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Name: Sandra
Status: Educator
Age: 40s
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Question:
I was in discussion today with a fellow student who had said that they had learned in their science class that all fetuses(?) are female until 3 months then the determination is made by a chemical change.

I had always been under the understanding that sex is determined at the time of conception.

Could you please clarify.



Replies:
The way I understand it you are both right. The sex is determined by the chromosomes of the male sperm cell, at the time of conception. However, development of a fertilized egg is the same for male and female, until at a certain stage, due to the genes on the Y-chromosome, male fetuses start to produce substances that change the development to follow the 'male' course.

In fact, you are hitting a difference in 'genotype' versus 'phenotype' here. The fertilized egg has the genotype of male or female, but the phenotype (the 'form' you see) is not yet apparent. The difference between genotype and phenotype is crucial in biology but it is often ignored. You have just identified a beautiful example.

Trudy Wassenaarr


I believe it is somewhat earlier...around day 27 as I remember for the SRY gene to be expressed which then allows the fetus to express androgen resposive receptors on its cells and then go on to develop primary male characteristics of testicles etc. If the SRY gene is prevented from turning on then the gonads (testicular or ovarian primordial tissue) will develop into neither the male or female. In this case, the person will have all the appearances of a female but will not have some of the internal characteristics of most females, since the gonads will not be ovaries and the uterus will usually be "blind" if I remember my embryology correctly. These women are now considered "androgen insensitive" and although they have a "y" chromosome are women. It raises philosophical questions on how we define what a male or female is....As a scientists I define a sex by its genetic expression...not whether it has the gene or not

Peter F


The way I understand it you are both right. The sex is determined by the chromosomes of the male sperm cell, at the time of conception. However, development of a fertilized egg is the same for male and female, until at a certain stage, due to the genes on the Y-chromosome, male fetuses start to produce substances that change the development to follow the 'male' course.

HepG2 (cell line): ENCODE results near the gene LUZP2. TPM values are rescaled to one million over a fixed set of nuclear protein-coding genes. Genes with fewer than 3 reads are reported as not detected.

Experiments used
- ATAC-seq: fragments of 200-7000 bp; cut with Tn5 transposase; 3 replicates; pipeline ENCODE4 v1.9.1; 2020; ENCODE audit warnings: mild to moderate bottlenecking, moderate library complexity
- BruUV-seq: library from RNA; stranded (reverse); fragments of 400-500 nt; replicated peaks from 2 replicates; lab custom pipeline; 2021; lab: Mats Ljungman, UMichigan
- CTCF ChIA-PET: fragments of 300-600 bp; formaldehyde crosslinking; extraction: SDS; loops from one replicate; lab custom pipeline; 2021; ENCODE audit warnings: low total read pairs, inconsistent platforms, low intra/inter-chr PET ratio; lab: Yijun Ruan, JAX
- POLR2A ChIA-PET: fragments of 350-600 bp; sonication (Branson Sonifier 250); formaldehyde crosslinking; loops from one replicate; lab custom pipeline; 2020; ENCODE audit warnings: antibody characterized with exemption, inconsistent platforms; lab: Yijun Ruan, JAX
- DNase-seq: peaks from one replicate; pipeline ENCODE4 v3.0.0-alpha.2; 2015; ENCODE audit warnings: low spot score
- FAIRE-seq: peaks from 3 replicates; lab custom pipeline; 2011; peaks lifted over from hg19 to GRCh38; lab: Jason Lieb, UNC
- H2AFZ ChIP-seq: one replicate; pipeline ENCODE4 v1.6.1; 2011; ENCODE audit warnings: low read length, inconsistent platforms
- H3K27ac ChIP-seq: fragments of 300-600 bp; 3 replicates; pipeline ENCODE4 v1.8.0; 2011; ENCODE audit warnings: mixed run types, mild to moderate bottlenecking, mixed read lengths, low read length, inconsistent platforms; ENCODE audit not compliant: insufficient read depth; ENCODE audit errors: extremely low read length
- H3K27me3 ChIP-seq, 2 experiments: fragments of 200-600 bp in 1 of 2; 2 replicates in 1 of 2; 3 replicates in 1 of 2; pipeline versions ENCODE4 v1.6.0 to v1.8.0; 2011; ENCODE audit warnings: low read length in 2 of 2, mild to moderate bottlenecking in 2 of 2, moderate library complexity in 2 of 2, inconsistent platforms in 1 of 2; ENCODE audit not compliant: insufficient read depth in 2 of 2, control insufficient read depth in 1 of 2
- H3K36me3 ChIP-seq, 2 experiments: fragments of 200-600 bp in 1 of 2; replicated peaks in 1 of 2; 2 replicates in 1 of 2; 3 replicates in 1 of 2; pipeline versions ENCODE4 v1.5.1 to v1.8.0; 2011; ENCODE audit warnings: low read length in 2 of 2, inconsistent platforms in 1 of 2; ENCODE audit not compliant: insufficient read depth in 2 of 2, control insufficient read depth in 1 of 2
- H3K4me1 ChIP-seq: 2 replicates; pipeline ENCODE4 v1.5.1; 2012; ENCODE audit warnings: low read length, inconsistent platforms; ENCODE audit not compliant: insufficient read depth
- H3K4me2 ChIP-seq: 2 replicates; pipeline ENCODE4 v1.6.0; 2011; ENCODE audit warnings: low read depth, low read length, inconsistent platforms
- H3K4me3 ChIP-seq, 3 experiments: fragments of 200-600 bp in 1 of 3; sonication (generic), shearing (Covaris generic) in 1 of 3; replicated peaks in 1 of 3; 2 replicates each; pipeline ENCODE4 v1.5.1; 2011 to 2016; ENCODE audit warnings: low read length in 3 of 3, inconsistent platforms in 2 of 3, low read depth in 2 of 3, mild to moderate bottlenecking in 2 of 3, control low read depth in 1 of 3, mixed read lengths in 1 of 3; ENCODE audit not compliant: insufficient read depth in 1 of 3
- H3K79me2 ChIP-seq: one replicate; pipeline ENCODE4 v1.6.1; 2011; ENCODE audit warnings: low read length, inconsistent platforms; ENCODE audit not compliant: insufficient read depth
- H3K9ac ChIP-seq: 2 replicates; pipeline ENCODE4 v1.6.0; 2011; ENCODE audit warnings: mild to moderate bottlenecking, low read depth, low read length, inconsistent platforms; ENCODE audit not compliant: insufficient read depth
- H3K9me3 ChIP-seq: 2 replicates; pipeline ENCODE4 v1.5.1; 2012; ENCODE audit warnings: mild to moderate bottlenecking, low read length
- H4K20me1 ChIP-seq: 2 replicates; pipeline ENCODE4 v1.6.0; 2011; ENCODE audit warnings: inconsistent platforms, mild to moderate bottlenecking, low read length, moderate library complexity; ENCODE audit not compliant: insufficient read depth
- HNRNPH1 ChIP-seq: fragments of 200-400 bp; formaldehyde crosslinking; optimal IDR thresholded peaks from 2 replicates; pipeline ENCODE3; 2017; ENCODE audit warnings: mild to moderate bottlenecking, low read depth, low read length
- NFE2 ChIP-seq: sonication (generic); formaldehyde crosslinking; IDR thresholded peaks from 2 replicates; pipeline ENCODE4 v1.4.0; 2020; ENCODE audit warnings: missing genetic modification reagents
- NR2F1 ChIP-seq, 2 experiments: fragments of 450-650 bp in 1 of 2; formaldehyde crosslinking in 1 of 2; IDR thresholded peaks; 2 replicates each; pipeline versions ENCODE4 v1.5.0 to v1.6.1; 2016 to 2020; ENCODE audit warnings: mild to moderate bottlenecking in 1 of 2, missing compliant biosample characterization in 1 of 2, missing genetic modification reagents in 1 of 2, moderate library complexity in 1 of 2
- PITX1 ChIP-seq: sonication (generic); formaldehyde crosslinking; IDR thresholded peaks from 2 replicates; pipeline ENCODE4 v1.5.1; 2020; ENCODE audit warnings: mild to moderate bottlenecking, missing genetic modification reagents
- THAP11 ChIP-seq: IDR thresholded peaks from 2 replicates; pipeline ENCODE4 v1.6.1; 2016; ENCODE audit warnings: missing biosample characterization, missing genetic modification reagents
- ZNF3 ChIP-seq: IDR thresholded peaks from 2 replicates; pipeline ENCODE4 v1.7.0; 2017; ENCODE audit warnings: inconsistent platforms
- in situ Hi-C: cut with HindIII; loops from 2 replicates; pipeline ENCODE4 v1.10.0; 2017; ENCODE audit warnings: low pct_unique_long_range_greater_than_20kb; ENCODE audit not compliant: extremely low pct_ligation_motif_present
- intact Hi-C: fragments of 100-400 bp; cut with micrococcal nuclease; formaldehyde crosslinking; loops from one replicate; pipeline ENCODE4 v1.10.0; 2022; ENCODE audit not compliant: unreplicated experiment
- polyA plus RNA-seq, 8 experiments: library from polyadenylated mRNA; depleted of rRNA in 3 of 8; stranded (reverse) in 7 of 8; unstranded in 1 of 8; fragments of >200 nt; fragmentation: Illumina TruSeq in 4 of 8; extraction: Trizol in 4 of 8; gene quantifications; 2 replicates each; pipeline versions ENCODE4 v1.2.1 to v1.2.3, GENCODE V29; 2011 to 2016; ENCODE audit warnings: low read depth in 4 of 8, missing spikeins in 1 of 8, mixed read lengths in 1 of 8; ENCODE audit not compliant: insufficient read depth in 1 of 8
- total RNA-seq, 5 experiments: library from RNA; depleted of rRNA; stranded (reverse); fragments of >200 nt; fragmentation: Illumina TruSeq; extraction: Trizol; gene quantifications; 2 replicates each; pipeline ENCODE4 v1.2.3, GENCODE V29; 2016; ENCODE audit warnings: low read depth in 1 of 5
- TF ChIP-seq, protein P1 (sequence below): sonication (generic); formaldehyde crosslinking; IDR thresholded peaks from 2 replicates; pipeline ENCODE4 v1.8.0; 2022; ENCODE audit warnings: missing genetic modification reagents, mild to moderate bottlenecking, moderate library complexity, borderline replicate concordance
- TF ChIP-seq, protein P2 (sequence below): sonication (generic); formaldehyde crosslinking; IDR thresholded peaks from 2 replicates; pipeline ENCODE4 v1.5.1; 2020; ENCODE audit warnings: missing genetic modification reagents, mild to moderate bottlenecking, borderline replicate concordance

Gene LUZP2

In fact, you are hitting a difference in 'genotype' versus 'phenotype' here. The fertilized egg has the genotype of male or female, but the phenotype (the 'form' you see) is not yet apparent. The difference between genotype and phenotype is crucial in biology but it is often ignored. You have just identified a beautiful example.

Trudy Wassenaarr


You're both right-sort of. Yes, sex is determined genetically at conception by the inheritance of either two X chromosomes (female) or an X and a Y (male). The expression of the sex characteristics doesn't begin until about 6 weeks gestation. Before that time the fetus is not really male or female, but non-specific. The fetus has two non-specific gonads and two sets of tubes. If the fetus has a Y chromosome, at 6 weeks a gene called the SRY (sex determining region of the Y) turns on. This gene causes the degeneration of the female characters and causes the male characters to develop. It causes the non-specific gonads to become testes and the tubes to become the vas deferens. Once the testes are mature enough another gene turns on to start producing testosterone. This causes the internal sex organs to develop. Part of the testosterone turns into another hormone which then causes the external sex organs to develop. If the Y chromosome isn't present the female pattern of development occurs; the female pattern is the default pattern so-to-speak. The gonads become ovaries and the tubes become fallopian tubes. So even though the gene for maleness is inherited at conception, the expression of the trait doesn't begin until about 6 weeks.

Van Hoeck



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